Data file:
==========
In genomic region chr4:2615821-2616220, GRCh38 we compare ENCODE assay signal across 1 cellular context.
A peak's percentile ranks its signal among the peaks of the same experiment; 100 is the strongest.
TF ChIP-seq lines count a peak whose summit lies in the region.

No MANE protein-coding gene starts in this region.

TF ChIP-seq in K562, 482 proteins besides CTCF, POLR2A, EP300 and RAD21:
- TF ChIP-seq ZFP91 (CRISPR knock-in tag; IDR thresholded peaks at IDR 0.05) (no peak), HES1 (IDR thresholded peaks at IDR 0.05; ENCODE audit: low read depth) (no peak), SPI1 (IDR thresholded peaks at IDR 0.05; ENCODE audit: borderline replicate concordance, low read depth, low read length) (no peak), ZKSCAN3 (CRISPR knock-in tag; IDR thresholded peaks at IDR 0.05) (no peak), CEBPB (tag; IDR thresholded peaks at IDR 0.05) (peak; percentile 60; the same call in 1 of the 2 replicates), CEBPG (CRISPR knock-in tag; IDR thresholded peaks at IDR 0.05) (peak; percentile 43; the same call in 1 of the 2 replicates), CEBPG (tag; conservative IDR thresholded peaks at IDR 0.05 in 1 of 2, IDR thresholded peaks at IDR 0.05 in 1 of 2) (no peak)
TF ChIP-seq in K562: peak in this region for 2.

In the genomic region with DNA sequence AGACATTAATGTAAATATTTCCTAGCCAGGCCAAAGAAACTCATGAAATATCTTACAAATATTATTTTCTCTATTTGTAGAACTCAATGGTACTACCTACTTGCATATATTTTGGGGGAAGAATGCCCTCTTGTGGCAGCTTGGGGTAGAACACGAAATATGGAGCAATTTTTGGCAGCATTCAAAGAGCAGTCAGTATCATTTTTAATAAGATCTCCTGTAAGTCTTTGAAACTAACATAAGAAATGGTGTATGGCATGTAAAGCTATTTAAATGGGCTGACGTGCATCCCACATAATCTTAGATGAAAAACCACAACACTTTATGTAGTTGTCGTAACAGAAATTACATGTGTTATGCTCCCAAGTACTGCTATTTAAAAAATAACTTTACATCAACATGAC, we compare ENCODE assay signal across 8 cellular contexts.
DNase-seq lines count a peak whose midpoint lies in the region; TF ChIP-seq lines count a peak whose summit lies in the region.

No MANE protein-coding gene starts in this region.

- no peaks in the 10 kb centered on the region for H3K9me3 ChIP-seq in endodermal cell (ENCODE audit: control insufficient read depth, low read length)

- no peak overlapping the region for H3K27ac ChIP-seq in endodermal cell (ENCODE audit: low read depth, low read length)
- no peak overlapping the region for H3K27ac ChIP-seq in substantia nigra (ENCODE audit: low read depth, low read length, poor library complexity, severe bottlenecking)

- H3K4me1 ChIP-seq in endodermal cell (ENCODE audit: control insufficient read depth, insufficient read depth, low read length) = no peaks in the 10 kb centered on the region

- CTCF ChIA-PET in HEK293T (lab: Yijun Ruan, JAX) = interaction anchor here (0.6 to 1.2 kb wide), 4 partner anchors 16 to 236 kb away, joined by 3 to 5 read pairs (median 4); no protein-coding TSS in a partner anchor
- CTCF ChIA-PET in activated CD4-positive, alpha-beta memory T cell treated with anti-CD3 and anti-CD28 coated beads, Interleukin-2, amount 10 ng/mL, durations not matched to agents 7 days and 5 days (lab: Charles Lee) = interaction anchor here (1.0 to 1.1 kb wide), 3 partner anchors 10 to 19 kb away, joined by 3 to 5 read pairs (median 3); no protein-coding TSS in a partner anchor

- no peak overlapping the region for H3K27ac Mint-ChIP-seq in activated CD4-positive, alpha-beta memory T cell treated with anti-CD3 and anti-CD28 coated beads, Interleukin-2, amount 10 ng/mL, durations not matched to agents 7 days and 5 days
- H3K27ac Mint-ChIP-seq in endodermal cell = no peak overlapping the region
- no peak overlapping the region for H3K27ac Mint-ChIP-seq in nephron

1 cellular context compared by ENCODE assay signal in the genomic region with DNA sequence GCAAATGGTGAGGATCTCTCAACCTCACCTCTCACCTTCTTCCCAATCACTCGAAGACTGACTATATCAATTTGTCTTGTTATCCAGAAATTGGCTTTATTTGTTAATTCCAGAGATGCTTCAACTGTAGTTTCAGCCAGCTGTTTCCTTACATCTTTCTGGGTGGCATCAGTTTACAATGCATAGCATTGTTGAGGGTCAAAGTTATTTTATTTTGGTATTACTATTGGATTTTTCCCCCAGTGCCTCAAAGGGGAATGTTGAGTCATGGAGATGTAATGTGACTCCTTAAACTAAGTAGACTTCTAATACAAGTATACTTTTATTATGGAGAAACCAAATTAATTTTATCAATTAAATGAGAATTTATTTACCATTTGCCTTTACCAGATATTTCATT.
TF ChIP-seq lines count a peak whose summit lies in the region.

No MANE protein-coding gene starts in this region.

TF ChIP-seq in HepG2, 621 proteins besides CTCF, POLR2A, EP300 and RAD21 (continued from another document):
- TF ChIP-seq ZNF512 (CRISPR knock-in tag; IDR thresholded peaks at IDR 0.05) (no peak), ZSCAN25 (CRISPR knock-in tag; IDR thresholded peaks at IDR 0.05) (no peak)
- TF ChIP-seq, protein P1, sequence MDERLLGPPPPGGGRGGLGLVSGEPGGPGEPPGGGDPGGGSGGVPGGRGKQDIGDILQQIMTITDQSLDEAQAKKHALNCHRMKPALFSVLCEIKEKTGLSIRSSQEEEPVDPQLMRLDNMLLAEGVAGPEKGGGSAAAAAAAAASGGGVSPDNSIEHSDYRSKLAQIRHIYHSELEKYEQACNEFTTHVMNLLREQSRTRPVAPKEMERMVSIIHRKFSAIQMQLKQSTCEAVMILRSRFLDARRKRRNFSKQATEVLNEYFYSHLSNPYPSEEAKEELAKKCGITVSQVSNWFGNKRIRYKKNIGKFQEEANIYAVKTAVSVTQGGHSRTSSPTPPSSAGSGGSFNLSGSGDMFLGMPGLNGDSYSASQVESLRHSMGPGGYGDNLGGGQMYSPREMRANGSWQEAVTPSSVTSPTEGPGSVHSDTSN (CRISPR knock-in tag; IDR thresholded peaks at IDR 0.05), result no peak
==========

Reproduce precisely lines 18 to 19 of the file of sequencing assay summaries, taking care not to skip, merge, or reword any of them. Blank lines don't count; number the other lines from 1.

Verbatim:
- H3K27ac Mint-ChIP-seq in endodermal cell = no peak overlapping the region
- no peak overlapping the region for H3K27ac Mint-ChIP-seq in nephron